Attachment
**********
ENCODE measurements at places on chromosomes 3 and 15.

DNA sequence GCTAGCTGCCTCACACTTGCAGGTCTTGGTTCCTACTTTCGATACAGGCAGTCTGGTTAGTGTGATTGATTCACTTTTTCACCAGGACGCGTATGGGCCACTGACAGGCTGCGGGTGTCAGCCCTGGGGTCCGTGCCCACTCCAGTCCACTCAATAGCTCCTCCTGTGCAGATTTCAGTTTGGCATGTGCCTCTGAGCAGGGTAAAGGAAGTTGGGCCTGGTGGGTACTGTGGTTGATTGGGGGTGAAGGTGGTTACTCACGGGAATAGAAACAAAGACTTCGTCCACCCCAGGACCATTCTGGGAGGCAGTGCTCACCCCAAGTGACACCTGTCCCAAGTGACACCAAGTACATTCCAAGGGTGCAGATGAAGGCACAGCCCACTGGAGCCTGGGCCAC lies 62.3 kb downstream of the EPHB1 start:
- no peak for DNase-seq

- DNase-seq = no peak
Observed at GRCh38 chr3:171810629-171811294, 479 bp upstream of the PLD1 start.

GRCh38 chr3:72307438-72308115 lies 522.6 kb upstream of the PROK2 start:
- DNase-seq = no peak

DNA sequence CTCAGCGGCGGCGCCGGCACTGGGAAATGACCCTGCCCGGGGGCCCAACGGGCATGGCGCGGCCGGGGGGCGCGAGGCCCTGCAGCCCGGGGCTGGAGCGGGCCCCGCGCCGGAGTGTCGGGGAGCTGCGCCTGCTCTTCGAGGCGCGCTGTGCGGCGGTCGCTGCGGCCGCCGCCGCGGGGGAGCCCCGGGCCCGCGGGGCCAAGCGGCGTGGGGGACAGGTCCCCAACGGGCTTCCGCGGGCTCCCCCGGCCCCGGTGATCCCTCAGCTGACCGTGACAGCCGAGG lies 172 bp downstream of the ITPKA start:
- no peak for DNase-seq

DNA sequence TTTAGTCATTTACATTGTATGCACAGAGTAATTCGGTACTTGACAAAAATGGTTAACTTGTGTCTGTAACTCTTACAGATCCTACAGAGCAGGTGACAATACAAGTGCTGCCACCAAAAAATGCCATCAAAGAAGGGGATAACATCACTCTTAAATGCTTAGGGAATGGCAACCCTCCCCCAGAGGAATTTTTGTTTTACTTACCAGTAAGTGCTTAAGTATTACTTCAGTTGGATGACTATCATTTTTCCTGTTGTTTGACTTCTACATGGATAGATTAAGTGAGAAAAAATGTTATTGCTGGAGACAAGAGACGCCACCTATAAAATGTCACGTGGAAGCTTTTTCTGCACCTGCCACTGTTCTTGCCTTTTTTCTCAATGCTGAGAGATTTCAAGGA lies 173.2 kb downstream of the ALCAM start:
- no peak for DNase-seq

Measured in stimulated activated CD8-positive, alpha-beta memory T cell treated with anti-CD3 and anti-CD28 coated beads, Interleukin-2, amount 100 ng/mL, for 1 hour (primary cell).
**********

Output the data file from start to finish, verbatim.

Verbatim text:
ENCODE measurements at places on chromosomes 3 and 15.

DNA sequence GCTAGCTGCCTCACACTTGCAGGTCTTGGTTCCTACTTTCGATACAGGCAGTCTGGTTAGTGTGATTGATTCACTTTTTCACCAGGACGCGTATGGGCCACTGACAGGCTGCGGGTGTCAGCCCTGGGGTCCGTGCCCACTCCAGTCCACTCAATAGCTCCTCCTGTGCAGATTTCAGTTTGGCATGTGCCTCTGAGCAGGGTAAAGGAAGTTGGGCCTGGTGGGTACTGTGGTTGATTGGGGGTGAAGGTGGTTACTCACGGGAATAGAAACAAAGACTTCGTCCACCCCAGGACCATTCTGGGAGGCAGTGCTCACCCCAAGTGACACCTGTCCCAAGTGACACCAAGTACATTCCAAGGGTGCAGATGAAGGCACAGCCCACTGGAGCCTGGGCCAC lies 62.3 kb downstream of the EPHB1 start:
- no peak for DNase-seq

- DNase-seq = no peak
Observed at GRCh38 chr3:171810629-171811294, 479 bp upstream of the PLD1 start.

GRCh38 chr3:72307438-72308115 lies 522.6 kb upstream of the PROK2 start:
- DNase-seq = no peak

DNA sequence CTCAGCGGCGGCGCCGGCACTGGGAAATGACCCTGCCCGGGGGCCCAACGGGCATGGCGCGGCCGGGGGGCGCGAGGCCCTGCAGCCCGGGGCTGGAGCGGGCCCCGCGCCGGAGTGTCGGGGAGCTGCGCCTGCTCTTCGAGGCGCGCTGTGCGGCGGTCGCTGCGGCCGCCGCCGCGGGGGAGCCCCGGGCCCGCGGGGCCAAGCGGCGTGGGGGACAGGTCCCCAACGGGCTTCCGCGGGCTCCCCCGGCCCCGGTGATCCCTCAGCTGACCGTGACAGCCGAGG lies 172 bp downstream of the ITPKA start:
- no peak for DNase-seq

DNA sequence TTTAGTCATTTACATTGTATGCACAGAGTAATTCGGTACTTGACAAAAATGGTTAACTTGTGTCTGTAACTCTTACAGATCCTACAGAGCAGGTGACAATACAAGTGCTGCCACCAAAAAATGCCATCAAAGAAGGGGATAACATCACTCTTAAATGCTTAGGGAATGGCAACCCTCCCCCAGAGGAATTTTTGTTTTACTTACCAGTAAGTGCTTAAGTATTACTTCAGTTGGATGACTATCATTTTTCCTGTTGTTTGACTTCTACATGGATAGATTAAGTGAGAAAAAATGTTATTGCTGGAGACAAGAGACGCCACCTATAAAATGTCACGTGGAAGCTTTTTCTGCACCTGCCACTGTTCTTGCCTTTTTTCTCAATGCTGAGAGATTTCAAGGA lies 173.2 kb downstream of the ALCAM start:
- no peak for DNase-seq

Measured in stimulated activated CD8-positive, alpha-beta memory T cell treated with anti-CD3 and anti-CD28 coated beads, Interleukin-2, amount 100 ng/mL, for 1 hour (primary cell).